Functions

CryptoUtils

Number to bytes conversion

``b2n(str::String) -> BigInt``

Converts a byte-string to a number, converting the string from base 256 to base 10.

``````julia> b2n("Hello world!")
22405534230753963835153736737``````
``n2b(n::Integer) -> String``

Converts a number to its bytes representation, effectively writing the number in base 256, and returning the corresponding bytes.

``````julia> n2b(22405534230753963835153736737)
"Hello world!"``````

Prime numbers

``random_prime(bitsize::Integer) -> BigInt``

Return a random prime with `bitsize` bits.

``````julia> random_prime(42)
2458636110727``````
``safe_prime(bitsize::Integer) -> BigInt``

Return a random safe-prime `q` of the form `q = 2 * p + 1` where `p` is also a prime number. The returning prime number has `bitsize` bits.

``````julia> safe_prime(10)
1439``````
``tower_two_prime(bitsize::Integer, tower_len::Integer) -> BigInt``

Return a random prime of the form `2^towerlen * q + 1` with `bitsize` bits and where `q` is also a prime.

``````julia> tower_two_prime(22, 6)
2362433``````
``get_first_primes(k::Integer) -> Collection``

Output the first `k` prime numbers.

``````julia> get_first_primes(10)
10-element Array{Int64,1}:
2
3
5
7
11
13
17
19
23
29``````
``twin_primes(bitsize::Integer)``

Return a pair of prime numbers `p, p + 2` with `bitsize` bits.

This might take a while to run.

Number theory

``find_quadratic_non_residue(p::Integer)``

Return a random number `R` which has no square root mod `p`, i.e., `x^2 == R mod p` has no solutions.

``is_quadratic_residue(a::Integer, p::Integer) -> Bool``

Return true or false depending on wheter `a` is a quadratic residue mod `p`.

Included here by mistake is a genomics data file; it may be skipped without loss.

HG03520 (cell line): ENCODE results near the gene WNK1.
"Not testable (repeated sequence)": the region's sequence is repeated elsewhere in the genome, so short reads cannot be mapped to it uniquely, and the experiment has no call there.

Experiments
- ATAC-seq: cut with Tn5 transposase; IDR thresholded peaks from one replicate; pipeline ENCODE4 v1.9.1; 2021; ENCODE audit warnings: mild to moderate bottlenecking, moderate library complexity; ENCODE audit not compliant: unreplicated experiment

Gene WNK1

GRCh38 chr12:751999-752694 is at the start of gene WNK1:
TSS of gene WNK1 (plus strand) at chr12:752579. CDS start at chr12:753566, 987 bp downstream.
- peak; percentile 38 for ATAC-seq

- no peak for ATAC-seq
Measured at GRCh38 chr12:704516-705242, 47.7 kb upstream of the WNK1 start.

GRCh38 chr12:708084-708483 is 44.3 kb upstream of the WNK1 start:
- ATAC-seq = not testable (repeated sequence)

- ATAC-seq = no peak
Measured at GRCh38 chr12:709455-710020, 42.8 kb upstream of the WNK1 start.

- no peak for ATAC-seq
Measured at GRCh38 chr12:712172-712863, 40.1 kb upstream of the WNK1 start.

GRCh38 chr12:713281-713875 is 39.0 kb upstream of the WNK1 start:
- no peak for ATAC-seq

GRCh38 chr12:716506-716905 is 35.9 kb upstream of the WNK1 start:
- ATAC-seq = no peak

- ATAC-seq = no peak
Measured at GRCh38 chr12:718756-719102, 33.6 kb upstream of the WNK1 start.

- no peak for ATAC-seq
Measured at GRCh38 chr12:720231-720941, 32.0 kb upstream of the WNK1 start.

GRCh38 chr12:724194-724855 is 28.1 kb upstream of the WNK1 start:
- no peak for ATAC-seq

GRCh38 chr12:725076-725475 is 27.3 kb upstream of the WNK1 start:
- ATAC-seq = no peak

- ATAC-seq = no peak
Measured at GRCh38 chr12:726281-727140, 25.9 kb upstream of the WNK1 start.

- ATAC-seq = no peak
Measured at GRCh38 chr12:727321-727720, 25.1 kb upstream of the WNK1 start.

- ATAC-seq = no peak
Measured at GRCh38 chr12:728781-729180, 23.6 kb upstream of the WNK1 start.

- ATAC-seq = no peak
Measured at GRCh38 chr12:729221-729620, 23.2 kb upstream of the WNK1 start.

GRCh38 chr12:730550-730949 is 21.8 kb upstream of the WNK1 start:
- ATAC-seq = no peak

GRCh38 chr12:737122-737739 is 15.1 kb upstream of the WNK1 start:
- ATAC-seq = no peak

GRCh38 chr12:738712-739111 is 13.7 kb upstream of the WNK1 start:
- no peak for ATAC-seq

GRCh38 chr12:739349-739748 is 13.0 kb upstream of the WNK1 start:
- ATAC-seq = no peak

That is, it checks if `x^2 == a mod p` has solutions.

``sqrt_mod_prime(a::Integer, p::Integer) -> Integer``

Solves `x^2 == a mod p` and returns one of the square roots `r`. The other root is `p - r`. If there are no solutions, throws an exception.

``````julia> sqrt_mod_prime(33^2, 73)
33``````
``jacobi(n::Integer, k::Integer)``

Return the Jacobi symbol of `n, k`.

`k` should be an odd number.

``legendre(a::Integer, p::Integer)``

Return the Legendre symbol of `(a, p)`.

`p` should be an odd prime number.

``continued_fraction(a::T, b::T) where T <: Integer``

Return the continued fraction of the rational `a/b`.

Example

``````julia> continued_fraction(31, 73)
6-element Array{Int64,1}:
0
2
2
1
4
2``````
``convergents(a::T, b::T) where T <: Integer``

Return the convergents of a rational `a/b`.

Example

``````julia> convergents(31, 73)
6-element Array{Rational,1}:
0//1
1//2
2//5
3//7
14//33
31//73``````
``convergents(cont_fraction::Array)``

Return the convergents given the continued fraction of a rational.

``surd(n::BigInt, k::Int64)``

Return largest integer smaller or equal than the `k`-th root of `n`.

``hoc_sqrt(a::Integer, p::Integer)``

Algorithm from Handbook of cryptography, Koblitz pp 48-49. Finds a solution to `x^2 == a mod p`.

It assumes such solution exists.

Running time highly depends on |alpha|, assuming `p-1 = 2^alpha * s`, for an odd `s`.

``tonelli_shanks(a::Integer, p::Integer)``

Implements the Tonelli Shanks algorithm for computing square roots modulo a prime number.

It assumes such square roots exist.

``is_generator(g::Integer, q::Integer, factors::Array) -> Bool``

Returns true if `g` is a generator of `Z_q` where `q` is prime and `factors` is the prime factorization of `q - 1 = p1^e1 * p2^e2 ... * pk^ek`.

``````q = 2^7 * 5 + 1
is_generator(2, q, [2, 5]) -> false
is_generator(3, q, [2, 5]) -> true``````
``get_safe_prime_generator(q::BigInt) -> BigInt``

Returns a generator of `Z_q`, where `q = 2 * p + 1` with `q, p` primes.

Cryptography

``factor_with_ed(n::Integer, e::Integer, d::Integer) -> (Integer, Integer)``

Factors `n = p*q` given `(e, d)` such that `e*d = 1 mod phi(n)` Stinson page 204 - algorithm 5.10

``wiener(n::Integer, e::Integer, dujella_bound=20)``

Factors the semiprime `n`, assuming Wiener's attack holds: `d < n^(1/4)`, where `d*e = 1 mod phi(n)`.

Uses Dujella extension attack. Increasing the `dujella_bound` argument slows the running time but increases chances of finding the correct `d` in case `d ~ n^(1/4)`.